Could Augmented Reality Be the Answer To Newspaper Woes

Newspaper readership and the ability to translate younger readers into future buyers is a real tricky one for Irish media.  The online habits of younger readers are well documented and last weeks announcement that the online had overtaken TV and other media forms as the most prevalent advertising medium in UK brought sharper attention to the topic. 

Add on to this the heavy investment into the printing presses which compounds the problem for media owners.  The Irish Times spent approx 50 million euro on its printing press while the impressive Independent plant was possibly similar.

Most articles on this topic focus on ploughing investment into the online product.  Most media owners are doing this to some degree but not everyone is online and the investments in the printed press needs to be realised.  Print is not dead and the popularity of freesheet and glossy magazines show they still have a good following even among the more digital native.  The tactile physical and instantly portable nature of print means its still has great following and plenty to offer if it embraces real innovation.

Last weekend I was part of a panel at a creativity conference called ‘Creativity Rising’ in Fitzpatrick Hotel organised by MultiTalent.  The 20 participants came from Spain, Austria and Ireland.  Over the weekend people presented a ‘Work in Progress’ of some initiative they were undertaking in the realm of creativity.  The group then peer reviewed each one and delivered feedback and suggestions.

During one of the breakout session I had a good chat with Humberto Matas from DNX in Madrid.  We spoke abouts some of the challenges facing the print media industry in Spain and Ireland.

Two interesting things emerged from the conversation on how the print industry can translate younger readers into older buyers and not canibalise the entire print industry.  The two areas were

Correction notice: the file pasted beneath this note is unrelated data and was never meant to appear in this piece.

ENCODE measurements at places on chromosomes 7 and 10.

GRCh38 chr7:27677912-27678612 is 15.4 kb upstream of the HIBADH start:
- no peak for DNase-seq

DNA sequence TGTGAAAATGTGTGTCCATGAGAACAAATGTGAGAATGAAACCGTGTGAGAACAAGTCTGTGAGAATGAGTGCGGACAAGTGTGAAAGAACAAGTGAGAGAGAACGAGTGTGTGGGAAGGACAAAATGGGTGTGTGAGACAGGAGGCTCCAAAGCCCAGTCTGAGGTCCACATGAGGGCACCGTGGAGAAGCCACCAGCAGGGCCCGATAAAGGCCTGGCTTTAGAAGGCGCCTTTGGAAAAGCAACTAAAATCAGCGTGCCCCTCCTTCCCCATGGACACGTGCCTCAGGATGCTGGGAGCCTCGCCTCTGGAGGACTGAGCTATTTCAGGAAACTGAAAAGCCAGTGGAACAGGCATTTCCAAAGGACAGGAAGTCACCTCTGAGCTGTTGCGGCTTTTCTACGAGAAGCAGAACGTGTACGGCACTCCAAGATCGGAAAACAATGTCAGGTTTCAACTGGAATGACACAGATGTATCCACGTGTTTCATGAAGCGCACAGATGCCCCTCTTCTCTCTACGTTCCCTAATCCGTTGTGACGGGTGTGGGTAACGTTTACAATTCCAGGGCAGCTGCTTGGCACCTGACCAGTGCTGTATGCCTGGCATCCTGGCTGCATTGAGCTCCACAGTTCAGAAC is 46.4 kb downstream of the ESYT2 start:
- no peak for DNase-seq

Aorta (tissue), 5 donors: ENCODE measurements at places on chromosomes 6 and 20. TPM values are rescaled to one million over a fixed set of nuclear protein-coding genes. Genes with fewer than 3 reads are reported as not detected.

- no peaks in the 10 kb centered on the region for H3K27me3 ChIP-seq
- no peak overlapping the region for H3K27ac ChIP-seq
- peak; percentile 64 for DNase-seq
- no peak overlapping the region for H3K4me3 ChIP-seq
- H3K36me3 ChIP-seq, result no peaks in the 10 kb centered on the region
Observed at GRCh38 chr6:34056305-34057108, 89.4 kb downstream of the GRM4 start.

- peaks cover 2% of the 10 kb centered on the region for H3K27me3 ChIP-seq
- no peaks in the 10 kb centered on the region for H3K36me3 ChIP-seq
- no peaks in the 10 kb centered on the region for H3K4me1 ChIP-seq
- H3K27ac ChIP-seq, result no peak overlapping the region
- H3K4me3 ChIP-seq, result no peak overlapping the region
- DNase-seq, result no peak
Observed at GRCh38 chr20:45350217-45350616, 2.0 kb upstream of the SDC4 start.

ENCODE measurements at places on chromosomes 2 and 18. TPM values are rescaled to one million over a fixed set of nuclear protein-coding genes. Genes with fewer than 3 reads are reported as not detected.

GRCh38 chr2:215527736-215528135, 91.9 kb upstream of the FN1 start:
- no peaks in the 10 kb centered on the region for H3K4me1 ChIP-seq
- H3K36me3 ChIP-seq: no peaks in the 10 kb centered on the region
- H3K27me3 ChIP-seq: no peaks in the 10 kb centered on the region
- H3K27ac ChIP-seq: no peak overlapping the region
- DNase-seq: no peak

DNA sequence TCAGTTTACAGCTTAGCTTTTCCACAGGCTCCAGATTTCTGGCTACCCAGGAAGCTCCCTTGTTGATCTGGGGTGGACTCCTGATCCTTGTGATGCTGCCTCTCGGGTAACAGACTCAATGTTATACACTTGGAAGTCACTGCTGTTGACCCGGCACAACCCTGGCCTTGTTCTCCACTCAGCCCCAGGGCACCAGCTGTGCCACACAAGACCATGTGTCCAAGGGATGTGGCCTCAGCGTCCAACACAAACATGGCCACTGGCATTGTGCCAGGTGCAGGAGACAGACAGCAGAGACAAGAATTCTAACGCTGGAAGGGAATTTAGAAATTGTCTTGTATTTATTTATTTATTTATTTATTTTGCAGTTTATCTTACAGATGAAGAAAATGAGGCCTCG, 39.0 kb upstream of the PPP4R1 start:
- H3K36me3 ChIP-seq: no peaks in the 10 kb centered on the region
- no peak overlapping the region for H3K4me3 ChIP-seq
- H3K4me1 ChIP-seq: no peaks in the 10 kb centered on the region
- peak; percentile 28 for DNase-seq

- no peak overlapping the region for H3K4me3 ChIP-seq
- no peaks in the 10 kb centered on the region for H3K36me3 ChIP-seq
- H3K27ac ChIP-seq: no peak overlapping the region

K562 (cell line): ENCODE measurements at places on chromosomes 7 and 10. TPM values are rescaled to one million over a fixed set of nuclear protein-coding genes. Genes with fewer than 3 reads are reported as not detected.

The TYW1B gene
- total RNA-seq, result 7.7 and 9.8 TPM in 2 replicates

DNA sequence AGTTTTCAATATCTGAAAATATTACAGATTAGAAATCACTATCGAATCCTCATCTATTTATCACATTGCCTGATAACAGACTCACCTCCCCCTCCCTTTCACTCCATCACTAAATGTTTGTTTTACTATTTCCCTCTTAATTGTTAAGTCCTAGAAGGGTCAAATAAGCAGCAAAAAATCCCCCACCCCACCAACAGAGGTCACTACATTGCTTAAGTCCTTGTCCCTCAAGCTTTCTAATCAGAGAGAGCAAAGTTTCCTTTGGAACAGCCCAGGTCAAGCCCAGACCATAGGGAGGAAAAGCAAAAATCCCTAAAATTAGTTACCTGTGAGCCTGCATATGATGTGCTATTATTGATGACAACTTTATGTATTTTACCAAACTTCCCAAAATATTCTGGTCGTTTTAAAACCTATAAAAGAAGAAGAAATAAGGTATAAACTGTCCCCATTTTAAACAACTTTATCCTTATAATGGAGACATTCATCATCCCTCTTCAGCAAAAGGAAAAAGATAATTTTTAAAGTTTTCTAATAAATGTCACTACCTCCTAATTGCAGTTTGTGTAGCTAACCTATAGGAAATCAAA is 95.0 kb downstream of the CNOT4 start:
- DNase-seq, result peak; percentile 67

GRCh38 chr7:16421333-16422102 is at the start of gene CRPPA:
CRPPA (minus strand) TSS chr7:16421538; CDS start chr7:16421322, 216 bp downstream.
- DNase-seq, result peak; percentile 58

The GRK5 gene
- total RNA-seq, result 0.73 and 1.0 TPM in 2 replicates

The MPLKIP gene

1. Augmented Reality

Augmented reality is a hot topic at the moment with interesting experiments in Amsterdam with mobile technology.  Check here for an earlier piece I did on AR.  In simple terms augmented reality pulls together multiple layers of data to help present different version of the real world and allow new ways of interacting with it.  One possible use for the print industry is that along side an article there is a symbol/bar code that could be scanned by mobile phone, web camera or event an interactive kiosk.  Once scanned this would pull up a 3D interactive version of the story that younger viewers could manipulate or use to find more information or buy services.  Rather than having all of this originate from online and stay online,  this type iniative would anchor it to the physical newspaper with multiple modes for online interaction. 


2. Embedded Video Screens

 Very similar to the moving photos in Harry Potters Daily Prophet US publishers are experimenting with inserting tiny video screen in to magazines and newspapers.  Entertainment Weekly will be distributing 2.7mm thick video screens that are integrated into the magazine.  These rechargable screens can play up to 40 minutes of video.  As video is the choice of younger demographics it has a good chance of attracting younger readers but also offers advertisers much more choice in advertising.  Hopefully it does not become advertising platform alone but rather another editorial outlet.  As the technology evolves and gets thinner it could in theory replace all the colour photos.  Hopefully the recycling industry would catch up so it was unlikely to produce  a waste nightmare but I imagine that short life easily recycled screens and batteries would emerge.